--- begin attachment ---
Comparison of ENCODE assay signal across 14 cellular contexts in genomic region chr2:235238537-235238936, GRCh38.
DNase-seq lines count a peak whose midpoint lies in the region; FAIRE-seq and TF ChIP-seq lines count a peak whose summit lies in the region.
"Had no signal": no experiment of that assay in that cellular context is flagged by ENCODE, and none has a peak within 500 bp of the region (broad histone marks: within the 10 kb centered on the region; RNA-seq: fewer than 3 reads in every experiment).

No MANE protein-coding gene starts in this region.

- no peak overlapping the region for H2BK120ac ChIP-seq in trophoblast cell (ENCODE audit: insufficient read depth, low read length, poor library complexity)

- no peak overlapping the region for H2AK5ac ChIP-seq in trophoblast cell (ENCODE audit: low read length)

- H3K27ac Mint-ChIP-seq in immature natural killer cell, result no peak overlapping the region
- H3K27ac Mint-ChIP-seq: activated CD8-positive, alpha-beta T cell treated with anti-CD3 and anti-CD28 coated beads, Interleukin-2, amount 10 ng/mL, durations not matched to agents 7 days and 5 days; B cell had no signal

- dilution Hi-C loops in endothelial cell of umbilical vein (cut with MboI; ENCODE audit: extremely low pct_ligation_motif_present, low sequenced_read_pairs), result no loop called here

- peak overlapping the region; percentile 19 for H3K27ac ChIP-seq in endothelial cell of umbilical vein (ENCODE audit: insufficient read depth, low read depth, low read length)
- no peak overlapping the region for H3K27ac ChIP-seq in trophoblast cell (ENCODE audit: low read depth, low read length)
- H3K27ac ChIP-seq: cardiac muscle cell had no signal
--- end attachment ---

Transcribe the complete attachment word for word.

Comparison of ENCODE assay signal across 14 cellular contexts in genomic region chr2:235238537-235238936, GRCh38.
DNase-seq lines count a peak whose midpoint lies in the region; FAIRE-seq and TF ChIP-seq lines count a peak whose summit lies in the region.
"Had no signal": no experiment of that assay in that cellular context is flagged by ENCODE, and none has a peak within 500 bp of the region (broad histone marks: within the 10 kb centered on the region; RNA-seq: fewer than 3 reads in every experiment).

No MANE protein-coding gene starts in this region.

- no peak overlapping the region for H2BK120ac ChIP-seq in trophoblast cell (ENCODE audit: insufficient read depth, low read length, poor library complexity)

- no peak overlapping the region for H2AK5ac ChIP-seq in trophoblast cell (ENCODE audit: low read length)

- H3K27ac Mint-ChIP-seq in immature natural killer cell, result no peak overlapping the region
- H3K27ac Mint-ChIP-seq: activated CD8-positive, alpha-beta T cell treated with anti-CD3 and anti-CD28 coated beads, Interleukin-2, amount 10 ng/mL, durations not matched to agents 7 days and 5 days; B cell had no signal

- dilution Hi-C loops in endothelial cell of umbilical vein (cut with MboI; ENCODE audit: extremely low pct_ligation_motif_present, low sequenced_read_pairs), result no loop called here

- peak overlapping the region; percentile 19 for H3K27ac ChIP-seq in endothelial cell of umbilical vein (ENCODE audit: insufficient read depth, low read depth, low read length)
- no peak overlapping the region for H3K27ac ChIP-seq in trophoblast cell (ENCODE audit: low read depth, low read length)
- H3K27ac ChIP-seq: cardiac muscle cell had no signal